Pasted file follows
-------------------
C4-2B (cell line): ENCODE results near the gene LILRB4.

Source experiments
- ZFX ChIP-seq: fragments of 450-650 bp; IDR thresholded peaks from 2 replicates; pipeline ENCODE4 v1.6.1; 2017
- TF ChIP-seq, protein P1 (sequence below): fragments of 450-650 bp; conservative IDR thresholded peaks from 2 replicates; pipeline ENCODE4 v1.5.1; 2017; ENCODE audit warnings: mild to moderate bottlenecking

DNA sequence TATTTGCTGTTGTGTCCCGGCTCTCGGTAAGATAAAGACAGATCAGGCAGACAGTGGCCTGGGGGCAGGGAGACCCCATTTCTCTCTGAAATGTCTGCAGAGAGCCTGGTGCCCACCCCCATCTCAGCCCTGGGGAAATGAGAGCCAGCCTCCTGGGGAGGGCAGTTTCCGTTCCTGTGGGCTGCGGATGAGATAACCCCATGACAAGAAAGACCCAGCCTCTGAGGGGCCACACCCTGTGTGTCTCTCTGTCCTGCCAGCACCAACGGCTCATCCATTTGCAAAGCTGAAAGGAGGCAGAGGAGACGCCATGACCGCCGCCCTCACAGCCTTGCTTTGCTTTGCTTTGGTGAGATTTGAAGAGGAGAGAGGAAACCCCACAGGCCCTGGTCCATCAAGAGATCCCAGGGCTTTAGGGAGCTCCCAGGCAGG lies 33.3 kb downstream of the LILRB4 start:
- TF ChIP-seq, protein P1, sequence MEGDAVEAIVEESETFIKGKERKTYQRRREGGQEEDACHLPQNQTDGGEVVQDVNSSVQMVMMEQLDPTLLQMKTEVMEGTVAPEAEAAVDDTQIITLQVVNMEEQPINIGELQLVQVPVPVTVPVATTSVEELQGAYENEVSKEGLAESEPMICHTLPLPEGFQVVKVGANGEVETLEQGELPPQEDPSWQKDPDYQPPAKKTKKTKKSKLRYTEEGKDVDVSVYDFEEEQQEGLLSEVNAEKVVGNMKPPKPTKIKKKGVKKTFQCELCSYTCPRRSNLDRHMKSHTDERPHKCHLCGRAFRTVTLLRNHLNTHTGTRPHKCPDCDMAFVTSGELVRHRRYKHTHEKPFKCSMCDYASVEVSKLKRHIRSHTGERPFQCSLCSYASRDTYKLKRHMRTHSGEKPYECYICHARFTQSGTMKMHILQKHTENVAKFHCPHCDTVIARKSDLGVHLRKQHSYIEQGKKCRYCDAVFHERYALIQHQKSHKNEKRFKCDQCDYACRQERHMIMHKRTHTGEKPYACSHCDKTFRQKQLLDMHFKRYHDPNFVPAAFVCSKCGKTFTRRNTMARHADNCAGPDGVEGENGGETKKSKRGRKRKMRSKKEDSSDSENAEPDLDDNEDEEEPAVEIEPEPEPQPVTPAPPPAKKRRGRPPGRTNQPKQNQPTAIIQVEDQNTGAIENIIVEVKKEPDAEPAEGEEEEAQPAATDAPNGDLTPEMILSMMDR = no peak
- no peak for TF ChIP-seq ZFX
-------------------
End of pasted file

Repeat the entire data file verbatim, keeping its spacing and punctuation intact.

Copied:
C4-2B (cell line): ENCODE results near the gene LILRB4.

Source experiments
- ZFX ChIP-seq: fragments of 450-650 bp; IDR thresholded peaks from 2 replicates; pipeline ENCODE4 v1.6.1; 2017
- TF ChIP-seq, protein P1 (sequence below): fragments of 450-650 bp; conservative IDR thresholded peaks from 2 replicates; pipeline ENCODE4 v1.5.1; 2017; ENCODE audit warnings: mild to moderate bottlenecking

DNA sequence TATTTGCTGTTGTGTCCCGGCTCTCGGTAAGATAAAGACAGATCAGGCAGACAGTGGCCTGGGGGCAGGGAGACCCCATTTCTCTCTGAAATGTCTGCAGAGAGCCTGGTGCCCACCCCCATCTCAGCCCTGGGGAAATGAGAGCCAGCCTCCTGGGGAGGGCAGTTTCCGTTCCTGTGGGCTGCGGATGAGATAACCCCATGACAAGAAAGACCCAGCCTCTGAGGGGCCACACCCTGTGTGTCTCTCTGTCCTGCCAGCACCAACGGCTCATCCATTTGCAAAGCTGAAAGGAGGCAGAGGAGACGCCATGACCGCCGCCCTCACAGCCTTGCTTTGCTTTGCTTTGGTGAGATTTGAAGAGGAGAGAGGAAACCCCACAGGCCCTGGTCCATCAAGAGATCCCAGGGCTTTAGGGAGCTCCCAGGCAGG lies 33.3 kb downstream of the LILRB4 start:
- TF ChIP-seq, protein P1, sequence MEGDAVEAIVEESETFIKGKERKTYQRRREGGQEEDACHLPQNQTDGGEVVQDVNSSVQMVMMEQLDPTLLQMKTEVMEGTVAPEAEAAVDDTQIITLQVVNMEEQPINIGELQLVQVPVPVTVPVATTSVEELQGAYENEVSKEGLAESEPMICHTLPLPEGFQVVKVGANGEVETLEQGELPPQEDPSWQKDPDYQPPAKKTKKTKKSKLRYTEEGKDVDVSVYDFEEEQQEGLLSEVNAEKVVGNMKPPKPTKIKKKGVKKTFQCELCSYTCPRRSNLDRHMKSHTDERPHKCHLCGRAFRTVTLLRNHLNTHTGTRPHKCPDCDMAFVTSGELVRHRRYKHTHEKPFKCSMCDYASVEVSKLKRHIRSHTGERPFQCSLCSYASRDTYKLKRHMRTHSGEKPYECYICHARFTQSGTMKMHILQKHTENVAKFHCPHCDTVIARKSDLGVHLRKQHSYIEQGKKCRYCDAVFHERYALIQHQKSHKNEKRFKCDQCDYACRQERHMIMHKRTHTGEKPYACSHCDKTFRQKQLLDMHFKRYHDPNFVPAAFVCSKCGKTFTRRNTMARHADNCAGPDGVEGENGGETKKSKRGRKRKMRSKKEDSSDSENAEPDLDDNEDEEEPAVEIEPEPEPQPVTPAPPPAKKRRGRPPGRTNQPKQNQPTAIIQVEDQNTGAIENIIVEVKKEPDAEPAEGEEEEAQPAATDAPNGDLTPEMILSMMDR = no peak
- no peak for TF ChIP-seq ZFX